This and similar questions are questions I ask myself all the time. And no, that number is not an exaggeration, and it wasn’t just for a particularly rare book. It was for an academic book marketed to academic libraries, so they felt they could charge that amount. As staff, part of my duties are processing new books to put on the shelves, which entails looking at the prices to check whether they will be for check-out or in-library use only (naturally, the most expensive do not leave the library due to the cost to replace lost or damaged volumes). Now, as a visiting Librarian, part of my duties have been to purchase books, so I see the prices of books we don’t buy as well. And as a life-long private book buyer, the costs have been truly astounding.
I’m sure most people in the library world or adjacent to it have heard about the problems with e-books. The fact that libraries can’t actually own them, we essentially lease them and they can be removed from our collection at any time. The restrictions on usage. And many other issues. But one thing that is not talked about as much is the cost that is charged to libraries to allow us to lend a book digitally. A book that might cost $15-$20 on Amazon Kindle for a lay reader, suddenly costs several hundred dollars for a single-user license (that means only one person can check it out at a time). And if we want to make it more accessible, say because it’s a book taught to a large class regularly so multiple people need to be able to have access at a time? Well, the price skyrockets again. And there is very little that libraries can do against the vendors. This IS the better version of those prices, after our consortiums have negotiated the price down as much as possible.
But the problem is not restricted to e-books in any way. I only process physical new books, so my primary experience is with physical books, not ebooks. And over and over again I would see a tiny book of maybe 100 pages, no significant photographs or particular binding, priced at over $200. Sometimes these books are bought through consortium pricing, and sometimes we have to buy on the open market from places like Amazon or Ebay because that’s the only place they’re available. I am purchasing a children’s book (CHILDREN’S BOOK!) that is priced at $138 on Amazon. Worse, it’s a book by a Native American author, a rarity in children’s books that is to be treasured. So if that one is not approved due to price, then that’s one less point of diversity in our children’s book collection. I just did a quick check of our system, looking for general education books, and immediately ran across two hard-back books priced at $2000 and $1250 respectively because of that. These are not rare ancient texts, unique and irreplaceable. These are average text books.
Because that is the issue. For every book that is priced outrageously, that’s a little less money in our budget for more niche books with marginalized authors and less-discussed ideas. That’s a little drop in the bucket for making our collections more homogeneous, as we are forced to buy only the more mainstream books we can afford, and let the ones who might only appeal to a small selection of our patrons go. But those patrons deserve to find books that resonate with them as well, whether that’s by seeing themselves reflected in it or by being exposed to a new idea and new way of thinking about the world. And sure, you cold say that libraries should just be funded better so we can purchase all the books we want. But there’s always going to be limits on the budget, and the large conglomerations of publishers and vendors are going to continue to gouge libraries to the limit the market can bear, because we’re often locked into contracts requiring us to buy from certain venues, especially with ebooks.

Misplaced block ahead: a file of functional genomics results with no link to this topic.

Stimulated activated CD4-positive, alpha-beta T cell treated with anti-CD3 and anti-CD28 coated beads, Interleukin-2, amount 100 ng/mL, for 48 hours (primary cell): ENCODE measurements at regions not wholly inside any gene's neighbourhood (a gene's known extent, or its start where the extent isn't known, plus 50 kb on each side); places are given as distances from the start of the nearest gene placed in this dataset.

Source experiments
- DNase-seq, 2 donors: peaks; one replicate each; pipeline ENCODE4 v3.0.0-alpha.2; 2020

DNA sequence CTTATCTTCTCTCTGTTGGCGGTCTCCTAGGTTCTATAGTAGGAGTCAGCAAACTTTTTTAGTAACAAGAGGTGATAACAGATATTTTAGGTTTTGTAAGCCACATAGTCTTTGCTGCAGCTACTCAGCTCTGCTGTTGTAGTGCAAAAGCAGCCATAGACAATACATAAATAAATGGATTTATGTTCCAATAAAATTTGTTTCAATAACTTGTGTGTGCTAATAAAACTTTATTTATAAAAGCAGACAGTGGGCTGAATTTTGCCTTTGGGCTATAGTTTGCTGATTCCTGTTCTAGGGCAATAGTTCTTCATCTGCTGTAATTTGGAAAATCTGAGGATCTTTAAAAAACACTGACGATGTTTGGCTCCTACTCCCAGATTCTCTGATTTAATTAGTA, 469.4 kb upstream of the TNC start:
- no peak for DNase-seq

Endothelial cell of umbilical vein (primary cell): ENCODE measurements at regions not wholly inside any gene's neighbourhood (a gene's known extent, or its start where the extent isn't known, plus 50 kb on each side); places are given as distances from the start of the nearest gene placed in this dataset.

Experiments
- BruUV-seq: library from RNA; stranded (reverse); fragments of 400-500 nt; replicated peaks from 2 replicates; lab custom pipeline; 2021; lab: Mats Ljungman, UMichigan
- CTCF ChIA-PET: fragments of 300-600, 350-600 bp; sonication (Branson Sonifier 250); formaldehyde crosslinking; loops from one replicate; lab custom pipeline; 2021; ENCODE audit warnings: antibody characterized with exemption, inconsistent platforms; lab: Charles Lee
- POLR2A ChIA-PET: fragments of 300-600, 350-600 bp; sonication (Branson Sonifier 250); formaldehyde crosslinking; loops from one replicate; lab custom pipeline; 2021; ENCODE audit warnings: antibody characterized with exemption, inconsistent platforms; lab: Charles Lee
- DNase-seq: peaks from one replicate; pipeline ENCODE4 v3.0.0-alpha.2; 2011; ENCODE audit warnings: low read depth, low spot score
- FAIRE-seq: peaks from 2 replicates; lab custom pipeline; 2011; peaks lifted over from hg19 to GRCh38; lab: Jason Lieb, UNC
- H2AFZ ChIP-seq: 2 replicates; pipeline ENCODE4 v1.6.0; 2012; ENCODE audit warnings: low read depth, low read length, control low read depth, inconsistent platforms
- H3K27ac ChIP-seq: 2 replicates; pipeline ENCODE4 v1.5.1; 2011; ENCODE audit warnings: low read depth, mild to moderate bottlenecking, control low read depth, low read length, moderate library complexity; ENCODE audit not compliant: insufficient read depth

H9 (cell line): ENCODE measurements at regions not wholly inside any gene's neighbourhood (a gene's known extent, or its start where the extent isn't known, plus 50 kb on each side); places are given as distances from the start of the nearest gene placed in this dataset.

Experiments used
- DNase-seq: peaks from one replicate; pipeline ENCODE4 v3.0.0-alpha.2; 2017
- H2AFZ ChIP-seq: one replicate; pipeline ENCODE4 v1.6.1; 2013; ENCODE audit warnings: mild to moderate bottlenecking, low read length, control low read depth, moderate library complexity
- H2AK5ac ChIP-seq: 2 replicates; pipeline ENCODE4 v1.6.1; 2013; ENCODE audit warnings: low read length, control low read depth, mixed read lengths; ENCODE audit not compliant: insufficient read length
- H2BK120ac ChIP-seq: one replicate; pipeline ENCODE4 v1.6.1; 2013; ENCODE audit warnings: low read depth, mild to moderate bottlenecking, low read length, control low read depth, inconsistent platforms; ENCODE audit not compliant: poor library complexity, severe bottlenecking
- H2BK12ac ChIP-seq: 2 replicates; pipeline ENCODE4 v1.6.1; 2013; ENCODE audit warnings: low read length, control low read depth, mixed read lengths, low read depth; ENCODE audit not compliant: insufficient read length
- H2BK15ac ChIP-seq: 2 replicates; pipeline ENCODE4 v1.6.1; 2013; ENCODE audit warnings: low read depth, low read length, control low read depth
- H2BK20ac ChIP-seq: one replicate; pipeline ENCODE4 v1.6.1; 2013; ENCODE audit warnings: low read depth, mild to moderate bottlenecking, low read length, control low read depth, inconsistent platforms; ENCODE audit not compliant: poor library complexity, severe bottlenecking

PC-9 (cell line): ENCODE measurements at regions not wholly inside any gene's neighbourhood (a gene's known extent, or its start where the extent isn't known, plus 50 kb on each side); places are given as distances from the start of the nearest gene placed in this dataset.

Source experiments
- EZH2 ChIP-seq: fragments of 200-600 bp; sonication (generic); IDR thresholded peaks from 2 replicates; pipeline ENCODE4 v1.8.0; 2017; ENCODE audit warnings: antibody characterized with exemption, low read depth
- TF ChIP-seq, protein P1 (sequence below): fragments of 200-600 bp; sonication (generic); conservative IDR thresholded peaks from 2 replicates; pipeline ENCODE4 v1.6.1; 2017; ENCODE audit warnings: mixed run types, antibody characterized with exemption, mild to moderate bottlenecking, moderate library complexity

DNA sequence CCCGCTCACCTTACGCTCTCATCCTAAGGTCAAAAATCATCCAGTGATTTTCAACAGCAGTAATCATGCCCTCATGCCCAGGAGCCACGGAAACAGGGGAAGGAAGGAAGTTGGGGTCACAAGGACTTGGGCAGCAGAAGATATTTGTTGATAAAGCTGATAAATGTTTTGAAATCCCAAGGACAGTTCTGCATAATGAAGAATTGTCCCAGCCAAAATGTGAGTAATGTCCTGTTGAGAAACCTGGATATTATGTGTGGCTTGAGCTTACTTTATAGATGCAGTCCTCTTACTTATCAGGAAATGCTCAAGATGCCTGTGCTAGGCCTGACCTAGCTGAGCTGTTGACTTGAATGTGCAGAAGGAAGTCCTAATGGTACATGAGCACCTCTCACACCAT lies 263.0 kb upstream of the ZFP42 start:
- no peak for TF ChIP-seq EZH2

Just to be clear, I do not blame authors or editors for this, or the general workers who produce the books. They’re not the ones setting the prices, and books should be priced to allow all those people to be paid a fair living wage for their work. But this is price gouging by megacorporations pure and simple. This is not going to pay the workers and authors better, it’s going to line the pockets of CEOs and investors in the name of Capitalism. I deal with a lot of art books because I’m normally in the Art library. Big books, heavy duty bindings, composed of hundreds of color photographs on expensive glossy paper. I expect those to be consequently more expensive. But this is not that. This is charging exorbitant sums for cheaply bound academic texts that only a library or a dedicated researcher is likely to have in their collection, and counting on institutional budgets to cover your greed. This is an affront to me as the daughter of a bookbinder (I know what it costs in terms of materials and labor to create books that are individual works of art, unique and unduplicatable, but these are not that). I would call out specific books for this, but I haven’t been taking notes to remember which books these are, just noticing enraging trends. I will call out the ebook-publishers though, monopolies like Ebsco Ebooks and Ebook Central.
I don’t have any solutions to this issue. There are people much smarter and more experienced than I am working on these things, but I do think more people should be aware of the problem. Maybe your local library doesn’t have that book you want because it cost an arm and two legs and their budget only stretches to an arm. I dunno. Try InterLibrary Loan (a subject for another day).